How are AI and Automation shaping agriculture post COVID19?
Arguably one of the oldest industries in the world, agriculture has always been innovative. Infact, agriculture as an invention was arguably one of the most important in history. The domestication of animals and planning of crops led to the development of strong communities over nomadic existences and the creation of defined borders to protect. The planning and storing of food gave people the privilege of free time leading to other discoveries and developments such as metalworking, mathematics and of course the development of the modern world.
It is true to say that while new technologies and innovations have emerged regularly in the agricultural space (the plough, the tractor, pesticides etc), historically the market has always comparatively slow to adopt these new solutions en-masse. Despite the large advances in robotics in recent years, the use of automated robotic systems in farming has always been few and far between.
The Impact of COVID
As with every industry COVID19 has left its mark and the agricultural industry is currently experiencing a revolution. The pandemic has undoubtedly presented the agriculture sector with several challenges, but it has also presented many opportunities. While agricultural adoption of technology has been on the rise, recent world events have sped up the markets interest. COVID19 put hitherto unforeseen pressures on growers to meet the massively increased demand from their customers. Their ability to be reactive and to scale to demand was put under intense pressure while their workforce was massively reduced.
Although the technology has been around for a while, it was only when faced with these challenges that growers are realising, by removing the human element in farming, they can improve their yields at a reduced cost while at the same time reducing the risk that comes with being reliant on a large workforce during a pandemic. They are now making moves to futureproof their businesses.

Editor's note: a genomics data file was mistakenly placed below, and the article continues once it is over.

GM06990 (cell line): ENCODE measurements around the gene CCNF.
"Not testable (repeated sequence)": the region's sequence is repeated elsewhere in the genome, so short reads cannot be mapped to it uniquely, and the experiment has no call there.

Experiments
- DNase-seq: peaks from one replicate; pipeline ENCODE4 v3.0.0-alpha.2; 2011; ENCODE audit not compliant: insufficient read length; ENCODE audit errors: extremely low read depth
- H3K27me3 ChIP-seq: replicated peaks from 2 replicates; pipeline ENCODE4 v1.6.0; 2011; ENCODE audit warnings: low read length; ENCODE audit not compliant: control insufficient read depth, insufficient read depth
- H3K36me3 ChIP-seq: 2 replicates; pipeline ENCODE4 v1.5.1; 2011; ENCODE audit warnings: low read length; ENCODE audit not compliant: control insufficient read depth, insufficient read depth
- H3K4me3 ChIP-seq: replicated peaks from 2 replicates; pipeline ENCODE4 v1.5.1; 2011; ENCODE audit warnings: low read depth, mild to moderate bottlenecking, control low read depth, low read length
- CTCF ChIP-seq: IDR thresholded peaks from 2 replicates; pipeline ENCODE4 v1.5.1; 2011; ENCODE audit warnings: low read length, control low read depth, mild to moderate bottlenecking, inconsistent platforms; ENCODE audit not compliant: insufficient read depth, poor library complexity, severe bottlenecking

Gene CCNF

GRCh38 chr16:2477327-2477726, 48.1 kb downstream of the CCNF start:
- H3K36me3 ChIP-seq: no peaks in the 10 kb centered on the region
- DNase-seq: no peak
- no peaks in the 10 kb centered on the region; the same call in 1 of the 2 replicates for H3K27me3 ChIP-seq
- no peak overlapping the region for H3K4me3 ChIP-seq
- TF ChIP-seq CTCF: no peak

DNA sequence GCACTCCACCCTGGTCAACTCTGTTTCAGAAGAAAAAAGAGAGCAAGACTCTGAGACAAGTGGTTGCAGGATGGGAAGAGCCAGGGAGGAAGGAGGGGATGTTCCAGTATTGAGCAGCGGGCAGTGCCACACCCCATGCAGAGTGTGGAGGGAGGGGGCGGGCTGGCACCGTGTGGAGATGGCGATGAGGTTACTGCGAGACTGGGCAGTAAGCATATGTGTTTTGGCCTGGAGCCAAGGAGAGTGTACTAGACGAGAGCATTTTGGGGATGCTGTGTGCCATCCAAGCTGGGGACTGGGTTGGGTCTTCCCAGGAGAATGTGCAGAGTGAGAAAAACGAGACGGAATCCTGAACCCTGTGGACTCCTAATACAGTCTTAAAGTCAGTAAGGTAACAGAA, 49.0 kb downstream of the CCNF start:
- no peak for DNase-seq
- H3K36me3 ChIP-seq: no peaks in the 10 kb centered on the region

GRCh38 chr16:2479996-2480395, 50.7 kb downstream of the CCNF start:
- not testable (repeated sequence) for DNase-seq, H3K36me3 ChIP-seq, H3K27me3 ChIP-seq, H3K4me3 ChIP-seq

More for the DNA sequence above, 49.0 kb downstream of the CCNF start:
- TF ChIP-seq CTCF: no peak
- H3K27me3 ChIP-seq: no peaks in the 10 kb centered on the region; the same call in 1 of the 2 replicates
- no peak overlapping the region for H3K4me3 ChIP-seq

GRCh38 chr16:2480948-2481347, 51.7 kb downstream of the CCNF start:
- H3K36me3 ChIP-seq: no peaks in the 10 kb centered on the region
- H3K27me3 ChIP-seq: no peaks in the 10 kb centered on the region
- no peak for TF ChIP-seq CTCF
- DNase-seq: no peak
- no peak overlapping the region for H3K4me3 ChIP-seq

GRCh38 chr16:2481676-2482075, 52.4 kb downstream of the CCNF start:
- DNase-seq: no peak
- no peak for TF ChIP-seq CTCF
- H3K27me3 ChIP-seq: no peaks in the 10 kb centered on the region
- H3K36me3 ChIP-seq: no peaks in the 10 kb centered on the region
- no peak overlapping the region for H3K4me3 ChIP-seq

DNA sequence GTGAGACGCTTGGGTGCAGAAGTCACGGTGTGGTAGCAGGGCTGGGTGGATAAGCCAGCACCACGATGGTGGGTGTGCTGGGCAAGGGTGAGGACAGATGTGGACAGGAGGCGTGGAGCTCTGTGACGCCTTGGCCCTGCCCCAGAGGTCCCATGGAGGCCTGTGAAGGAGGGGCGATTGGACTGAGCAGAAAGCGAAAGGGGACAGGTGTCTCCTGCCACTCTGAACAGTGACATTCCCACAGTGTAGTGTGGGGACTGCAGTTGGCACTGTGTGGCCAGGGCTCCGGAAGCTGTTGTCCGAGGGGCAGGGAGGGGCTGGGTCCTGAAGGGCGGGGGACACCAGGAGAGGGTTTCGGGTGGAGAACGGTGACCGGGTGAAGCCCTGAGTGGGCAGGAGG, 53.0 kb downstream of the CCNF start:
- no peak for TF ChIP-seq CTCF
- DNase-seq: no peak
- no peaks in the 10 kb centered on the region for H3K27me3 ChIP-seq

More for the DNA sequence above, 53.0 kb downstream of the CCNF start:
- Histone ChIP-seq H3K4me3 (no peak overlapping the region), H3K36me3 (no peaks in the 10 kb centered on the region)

Key COVID Related Challenges & the Technical Solutions
As with every business during COVID the way agricultural companies managed their workforce changed dramatically. While agriculture was seen as ‘essential’ and therefore many businesses could continue their operations many individuals within their workforce would be sheltering for their own health. Many farms will also rely on scaling with seasonal workers often from abroad, to support their peak times. The closing of countries borders and the limitations on travel meant scaling workforces in this way was impossible this year. Labour shortages have always been a challenge for farmers even before the pandemic, but COVID escalated the issue.
DroneDeploy saw a 33% increase in take-offs across US agriculture users between mid-March and April, the heart of the COVID19 lockdown. Their drone data solution offered a fantastic solution to the workforce issue. The drones enabled valuable work like field surveying and seeding to carry on while keeping the workers safe off-site.
At the onset of the outbreak, there was significant increase in demand of food produce. This put huge pressure on supermarkets and food outlets in turn putting this demand onto the grower. While growers rose to the occasion meeting the demand where possible, it also raised the issues that could be faced by the expected future food shortage crisis and considering solutions to these challenges.
Robots have been used for harvesting for a while, however start-up AgTech businesses like IronOX are taking things a step further. They have just completed a $20 million round of funding for their robotic farms where they produce leafy greens all year round in autonomous greenhouses. Their model means their consumers can get fresh, local produce regardless of the season. In a world where food demands and responsive growing is increasingly important you can see why investors are keen to support IronOX, which involves 90% less water than traditional farming while growing 30 times the amount per acre of land.
Post COVID19 Agriculture
The future will be riddled with challenges for the agricultural industry; a massive food and land shortage led by population growth, unpredictable weather patterns such as droughts and extreme rain led by climate change. In light of this, there is no doubt that AI-driven automated, robotic systems will become the new normal, creating a more efficient, less wasteful and truly smarter agriculture world than the one before.